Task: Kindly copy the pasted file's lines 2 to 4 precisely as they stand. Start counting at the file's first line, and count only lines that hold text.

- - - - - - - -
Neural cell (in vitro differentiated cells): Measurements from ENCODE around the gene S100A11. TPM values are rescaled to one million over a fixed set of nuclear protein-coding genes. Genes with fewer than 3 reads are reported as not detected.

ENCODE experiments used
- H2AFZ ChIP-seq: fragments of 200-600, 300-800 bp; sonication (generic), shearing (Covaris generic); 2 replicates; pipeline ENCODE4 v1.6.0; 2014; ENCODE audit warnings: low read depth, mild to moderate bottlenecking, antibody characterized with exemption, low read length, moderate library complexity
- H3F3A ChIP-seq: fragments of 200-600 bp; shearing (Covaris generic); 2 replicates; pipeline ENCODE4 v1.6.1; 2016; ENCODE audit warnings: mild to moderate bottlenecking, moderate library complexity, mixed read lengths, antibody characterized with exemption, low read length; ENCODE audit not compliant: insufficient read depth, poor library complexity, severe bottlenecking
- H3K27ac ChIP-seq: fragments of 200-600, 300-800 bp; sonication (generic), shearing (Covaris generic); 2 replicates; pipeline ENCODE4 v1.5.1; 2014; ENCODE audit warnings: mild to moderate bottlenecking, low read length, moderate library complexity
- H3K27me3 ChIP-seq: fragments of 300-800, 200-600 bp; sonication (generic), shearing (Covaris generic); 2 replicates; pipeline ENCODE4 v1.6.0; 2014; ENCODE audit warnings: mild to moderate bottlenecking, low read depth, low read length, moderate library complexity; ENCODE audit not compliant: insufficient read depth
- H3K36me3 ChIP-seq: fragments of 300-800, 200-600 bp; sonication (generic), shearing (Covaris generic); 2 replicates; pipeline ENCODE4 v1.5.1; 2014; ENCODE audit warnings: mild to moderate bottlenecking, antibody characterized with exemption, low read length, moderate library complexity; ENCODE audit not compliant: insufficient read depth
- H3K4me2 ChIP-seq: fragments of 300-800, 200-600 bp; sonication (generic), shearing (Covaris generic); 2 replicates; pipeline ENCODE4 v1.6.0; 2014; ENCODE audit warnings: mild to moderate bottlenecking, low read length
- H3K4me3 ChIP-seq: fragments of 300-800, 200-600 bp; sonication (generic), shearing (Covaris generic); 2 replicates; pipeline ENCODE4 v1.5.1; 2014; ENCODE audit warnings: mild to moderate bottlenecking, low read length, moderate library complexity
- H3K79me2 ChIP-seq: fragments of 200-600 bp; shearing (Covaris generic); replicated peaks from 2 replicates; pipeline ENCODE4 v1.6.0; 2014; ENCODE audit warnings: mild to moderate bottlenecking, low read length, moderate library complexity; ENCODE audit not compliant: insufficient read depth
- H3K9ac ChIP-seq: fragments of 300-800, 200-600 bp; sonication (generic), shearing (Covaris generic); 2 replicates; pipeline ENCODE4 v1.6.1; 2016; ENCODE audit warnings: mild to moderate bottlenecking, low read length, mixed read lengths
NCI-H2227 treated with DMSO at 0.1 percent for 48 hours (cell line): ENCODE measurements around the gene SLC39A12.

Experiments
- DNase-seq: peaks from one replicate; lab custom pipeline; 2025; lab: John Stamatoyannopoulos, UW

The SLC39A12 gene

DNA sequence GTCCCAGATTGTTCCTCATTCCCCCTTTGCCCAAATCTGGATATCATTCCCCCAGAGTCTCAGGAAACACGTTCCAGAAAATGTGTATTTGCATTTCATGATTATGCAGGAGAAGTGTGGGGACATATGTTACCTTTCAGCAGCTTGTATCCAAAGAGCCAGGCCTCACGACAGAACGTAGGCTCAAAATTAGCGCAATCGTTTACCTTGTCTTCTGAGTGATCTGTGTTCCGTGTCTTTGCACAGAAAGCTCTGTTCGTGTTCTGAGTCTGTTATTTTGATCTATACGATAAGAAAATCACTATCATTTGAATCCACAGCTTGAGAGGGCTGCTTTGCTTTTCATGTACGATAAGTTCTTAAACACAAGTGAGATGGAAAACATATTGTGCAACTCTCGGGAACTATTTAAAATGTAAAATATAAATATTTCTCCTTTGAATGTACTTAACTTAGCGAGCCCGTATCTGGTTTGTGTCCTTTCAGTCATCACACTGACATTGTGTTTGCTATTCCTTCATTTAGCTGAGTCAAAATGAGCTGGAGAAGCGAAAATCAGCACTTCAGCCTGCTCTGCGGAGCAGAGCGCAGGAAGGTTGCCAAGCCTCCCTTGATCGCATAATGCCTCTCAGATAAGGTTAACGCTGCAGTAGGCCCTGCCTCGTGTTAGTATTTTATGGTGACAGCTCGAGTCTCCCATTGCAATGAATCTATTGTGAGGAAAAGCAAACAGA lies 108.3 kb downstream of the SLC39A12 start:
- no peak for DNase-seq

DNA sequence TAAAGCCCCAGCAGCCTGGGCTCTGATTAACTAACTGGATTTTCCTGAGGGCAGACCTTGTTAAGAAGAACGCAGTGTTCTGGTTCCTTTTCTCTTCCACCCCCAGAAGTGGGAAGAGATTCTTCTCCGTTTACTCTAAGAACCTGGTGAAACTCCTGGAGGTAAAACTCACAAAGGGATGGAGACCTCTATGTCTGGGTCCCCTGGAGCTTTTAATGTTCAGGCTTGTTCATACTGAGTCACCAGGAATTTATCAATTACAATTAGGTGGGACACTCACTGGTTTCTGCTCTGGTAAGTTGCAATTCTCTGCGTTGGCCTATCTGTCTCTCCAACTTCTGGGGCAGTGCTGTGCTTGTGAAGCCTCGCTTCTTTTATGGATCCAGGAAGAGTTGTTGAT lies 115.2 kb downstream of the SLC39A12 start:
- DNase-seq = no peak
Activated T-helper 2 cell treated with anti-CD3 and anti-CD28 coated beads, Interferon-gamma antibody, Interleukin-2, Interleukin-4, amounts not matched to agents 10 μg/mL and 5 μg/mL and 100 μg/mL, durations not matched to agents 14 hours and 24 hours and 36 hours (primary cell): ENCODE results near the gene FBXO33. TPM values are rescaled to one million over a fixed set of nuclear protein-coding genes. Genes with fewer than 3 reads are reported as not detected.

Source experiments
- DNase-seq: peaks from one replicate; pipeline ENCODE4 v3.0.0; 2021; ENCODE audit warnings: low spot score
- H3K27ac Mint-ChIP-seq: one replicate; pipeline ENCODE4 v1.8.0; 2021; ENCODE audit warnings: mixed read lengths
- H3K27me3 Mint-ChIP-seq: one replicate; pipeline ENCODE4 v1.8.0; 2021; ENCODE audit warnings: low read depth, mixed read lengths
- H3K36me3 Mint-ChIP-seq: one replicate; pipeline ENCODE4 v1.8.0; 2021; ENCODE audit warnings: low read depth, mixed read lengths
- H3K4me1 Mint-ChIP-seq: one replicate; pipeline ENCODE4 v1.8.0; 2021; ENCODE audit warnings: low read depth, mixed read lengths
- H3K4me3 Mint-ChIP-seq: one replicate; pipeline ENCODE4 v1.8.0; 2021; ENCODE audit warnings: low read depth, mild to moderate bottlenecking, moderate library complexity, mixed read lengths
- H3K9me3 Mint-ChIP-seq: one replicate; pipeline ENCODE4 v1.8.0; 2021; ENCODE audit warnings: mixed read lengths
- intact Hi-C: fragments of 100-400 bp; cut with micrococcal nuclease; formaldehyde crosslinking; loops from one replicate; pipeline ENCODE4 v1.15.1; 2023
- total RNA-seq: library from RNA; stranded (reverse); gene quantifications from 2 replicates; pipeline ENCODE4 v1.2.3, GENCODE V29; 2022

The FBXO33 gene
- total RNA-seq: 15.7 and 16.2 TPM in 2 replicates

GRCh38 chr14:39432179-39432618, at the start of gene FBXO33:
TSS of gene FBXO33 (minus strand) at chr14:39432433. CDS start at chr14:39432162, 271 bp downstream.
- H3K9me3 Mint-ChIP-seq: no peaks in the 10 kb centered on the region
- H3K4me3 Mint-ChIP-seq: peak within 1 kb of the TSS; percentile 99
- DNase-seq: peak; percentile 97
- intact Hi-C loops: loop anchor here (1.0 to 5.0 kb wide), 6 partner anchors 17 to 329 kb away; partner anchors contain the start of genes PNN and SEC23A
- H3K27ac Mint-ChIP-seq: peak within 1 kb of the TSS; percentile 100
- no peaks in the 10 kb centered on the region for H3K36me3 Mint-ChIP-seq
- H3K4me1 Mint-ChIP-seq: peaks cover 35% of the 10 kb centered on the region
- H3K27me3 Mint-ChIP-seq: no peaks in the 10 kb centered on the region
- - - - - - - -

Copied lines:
ENCODE experiments used
- H2AFZ ChIP-seq: fragments of 200-600, 300-800 bp; sonication (generic), shearing (Covaris generic); 2 replicates; pipeline ENCODE4 v1.6.0; 2014; ENCODE audit warnings: low read depth, mild to moderate bottlenecking, antibody characterized with exemption, low read length, moderate library complexity
- H3F3A ChIP-seq: fragments of 200-600 bp; shearing (Covaris generic); 2 replicates; pipeline ENCODE4 v1.6.1; 2016; ENCODE audit warnings: mild to moderate bottlenecking, moderate library complexity, mixed read lengths, antibody characterized with exemption, low read length; ENCODE audit not compliant: insufficient read depth, poor library complexity, severe bottlenecking